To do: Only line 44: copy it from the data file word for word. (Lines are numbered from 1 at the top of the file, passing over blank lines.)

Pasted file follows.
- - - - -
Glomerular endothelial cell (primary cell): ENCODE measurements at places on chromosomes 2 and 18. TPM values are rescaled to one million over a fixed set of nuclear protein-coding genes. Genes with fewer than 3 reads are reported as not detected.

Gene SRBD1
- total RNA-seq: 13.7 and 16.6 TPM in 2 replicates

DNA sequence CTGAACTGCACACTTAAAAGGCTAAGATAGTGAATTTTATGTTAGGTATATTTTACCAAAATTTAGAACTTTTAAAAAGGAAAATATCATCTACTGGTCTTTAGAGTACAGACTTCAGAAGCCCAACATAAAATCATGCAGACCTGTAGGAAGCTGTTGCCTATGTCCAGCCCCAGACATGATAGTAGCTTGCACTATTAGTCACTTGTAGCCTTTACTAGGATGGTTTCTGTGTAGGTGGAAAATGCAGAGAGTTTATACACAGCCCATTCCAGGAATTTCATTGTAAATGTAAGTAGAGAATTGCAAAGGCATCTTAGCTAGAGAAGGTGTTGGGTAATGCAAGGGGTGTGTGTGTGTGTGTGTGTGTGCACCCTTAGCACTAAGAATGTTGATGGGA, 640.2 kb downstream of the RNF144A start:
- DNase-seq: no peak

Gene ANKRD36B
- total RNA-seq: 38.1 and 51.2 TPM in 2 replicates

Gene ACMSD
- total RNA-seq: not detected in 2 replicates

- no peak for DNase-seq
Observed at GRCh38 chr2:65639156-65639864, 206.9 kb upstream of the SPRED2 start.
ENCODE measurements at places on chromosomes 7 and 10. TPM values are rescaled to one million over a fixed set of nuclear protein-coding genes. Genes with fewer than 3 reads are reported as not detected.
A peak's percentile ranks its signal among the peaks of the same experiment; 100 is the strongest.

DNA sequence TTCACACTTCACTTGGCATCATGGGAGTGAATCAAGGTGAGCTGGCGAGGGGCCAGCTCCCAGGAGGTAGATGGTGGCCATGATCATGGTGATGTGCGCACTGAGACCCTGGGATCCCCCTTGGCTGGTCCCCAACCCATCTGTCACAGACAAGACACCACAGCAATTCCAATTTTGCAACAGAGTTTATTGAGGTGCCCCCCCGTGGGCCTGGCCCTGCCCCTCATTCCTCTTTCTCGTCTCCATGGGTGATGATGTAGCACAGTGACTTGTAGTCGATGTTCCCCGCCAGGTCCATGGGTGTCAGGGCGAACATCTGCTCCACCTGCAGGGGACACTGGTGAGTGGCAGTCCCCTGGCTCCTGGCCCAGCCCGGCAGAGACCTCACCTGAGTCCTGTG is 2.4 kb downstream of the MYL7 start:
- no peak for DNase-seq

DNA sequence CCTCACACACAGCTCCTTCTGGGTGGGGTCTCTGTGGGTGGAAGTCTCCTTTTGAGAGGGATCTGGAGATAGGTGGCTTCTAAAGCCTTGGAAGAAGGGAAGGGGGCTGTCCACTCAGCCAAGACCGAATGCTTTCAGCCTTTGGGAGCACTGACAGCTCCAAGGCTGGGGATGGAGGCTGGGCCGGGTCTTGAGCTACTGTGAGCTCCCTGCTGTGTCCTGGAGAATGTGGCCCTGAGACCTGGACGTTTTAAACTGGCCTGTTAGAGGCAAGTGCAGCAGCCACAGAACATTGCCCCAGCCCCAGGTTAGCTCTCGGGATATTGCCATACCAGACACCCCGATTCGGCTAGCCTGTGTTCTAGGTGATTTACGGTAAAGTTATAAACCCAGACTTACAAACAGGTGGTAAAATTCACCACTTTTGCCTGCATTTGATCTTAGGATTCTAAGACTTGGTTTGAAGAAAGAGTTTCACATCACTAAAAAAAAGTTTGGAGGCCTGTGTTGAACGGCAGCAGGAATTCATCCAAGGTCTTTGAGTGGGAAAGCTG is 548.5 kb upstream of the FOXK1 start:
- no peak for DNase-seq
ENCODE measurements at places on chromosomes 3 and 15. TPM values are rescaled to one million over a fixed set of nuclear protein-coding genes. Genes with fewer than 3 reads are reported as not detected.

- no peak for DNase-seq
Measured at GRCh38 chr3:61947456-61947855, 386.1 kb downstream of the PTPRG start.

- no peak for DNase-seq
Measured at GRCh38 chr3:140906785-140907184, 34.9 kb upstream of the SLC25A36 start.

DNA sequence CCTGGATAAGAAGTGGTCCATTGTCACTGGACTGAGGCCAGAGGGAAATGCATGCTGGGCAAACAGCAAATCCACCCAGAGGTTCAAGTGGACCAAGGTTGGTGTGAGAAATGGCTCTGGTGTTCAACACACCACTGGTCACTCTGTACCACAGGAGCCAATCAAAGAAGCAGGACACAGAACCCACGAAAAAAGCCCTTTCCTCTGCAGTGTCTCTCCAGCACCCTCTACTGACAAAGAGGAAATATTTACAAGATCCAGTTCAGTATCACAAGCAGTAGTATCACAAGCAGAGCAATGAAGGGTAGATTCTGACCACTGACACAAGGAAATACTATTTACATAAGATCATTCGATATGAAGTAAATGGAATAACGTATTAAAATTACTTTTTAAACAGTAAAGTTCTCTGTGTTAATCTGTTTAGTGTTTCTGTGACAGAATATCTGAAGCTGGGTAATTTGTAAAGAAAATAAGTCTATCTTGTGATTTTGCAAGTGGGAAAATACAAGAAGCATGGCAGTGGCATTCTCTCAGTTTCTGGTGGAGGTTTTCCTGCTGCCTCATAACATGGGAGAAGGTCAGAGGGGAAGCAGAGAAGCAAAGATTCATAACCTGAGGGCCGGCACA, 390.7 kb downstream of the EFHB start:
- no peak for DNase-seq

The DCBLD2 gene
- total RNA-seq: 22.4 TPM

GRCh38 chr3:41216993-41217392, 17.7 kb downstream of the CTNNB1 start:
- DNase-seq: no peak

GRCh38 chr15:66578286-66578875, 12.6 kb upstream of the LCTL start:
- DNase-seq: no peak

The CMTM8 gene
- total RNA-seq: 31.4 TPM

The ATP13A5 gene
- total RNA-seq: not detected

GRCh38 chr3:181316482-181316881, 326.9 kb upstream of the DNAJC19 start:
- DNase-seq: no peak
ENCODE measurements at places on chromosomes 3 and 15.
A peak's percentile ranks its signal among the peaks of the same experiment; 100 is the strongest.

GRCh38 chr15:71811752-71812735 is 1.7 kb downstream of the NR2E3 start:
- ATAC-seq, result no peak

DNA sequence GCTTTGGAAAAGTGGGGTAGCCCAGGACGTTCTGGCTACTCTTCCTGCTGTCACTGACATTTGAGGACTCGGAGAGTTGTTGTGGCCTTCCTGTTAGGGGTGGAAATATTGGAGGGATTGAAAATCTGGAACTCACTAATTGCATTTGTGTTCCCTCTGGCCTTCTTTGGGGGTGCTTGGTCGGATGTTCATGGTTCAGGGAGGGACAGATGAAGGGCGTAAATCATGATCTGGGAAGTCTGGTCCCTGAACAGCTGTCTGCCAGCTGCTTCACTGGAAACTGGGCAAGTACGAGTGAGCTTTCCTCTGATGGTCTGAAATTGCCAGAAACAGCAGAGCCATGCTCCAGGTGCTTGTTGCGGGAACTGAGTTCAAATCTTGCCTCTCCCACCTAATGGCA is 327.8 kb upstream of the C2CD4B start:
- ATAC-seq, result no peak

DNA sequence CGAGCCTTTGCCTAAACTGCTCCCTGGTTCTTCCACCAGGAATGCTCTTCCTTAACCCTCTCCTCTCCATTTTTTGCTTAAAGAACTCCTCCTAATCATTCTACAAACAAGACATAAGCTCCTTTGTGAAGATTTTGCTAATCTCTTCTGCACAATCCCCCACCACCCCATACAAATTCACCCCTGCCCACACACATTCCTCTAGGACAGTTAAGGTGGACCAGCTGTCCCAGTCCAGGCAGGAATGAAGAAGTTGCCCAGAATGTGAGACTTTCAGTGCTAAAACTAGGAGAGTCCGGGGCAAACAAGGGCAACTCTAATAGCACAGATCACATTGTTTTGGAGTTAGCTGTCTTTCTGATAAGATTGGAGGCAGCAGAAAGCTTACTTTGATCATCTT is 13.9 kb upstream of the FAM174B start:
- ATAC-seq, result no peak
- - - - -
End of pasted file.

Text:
- ATAC-seq, result no peak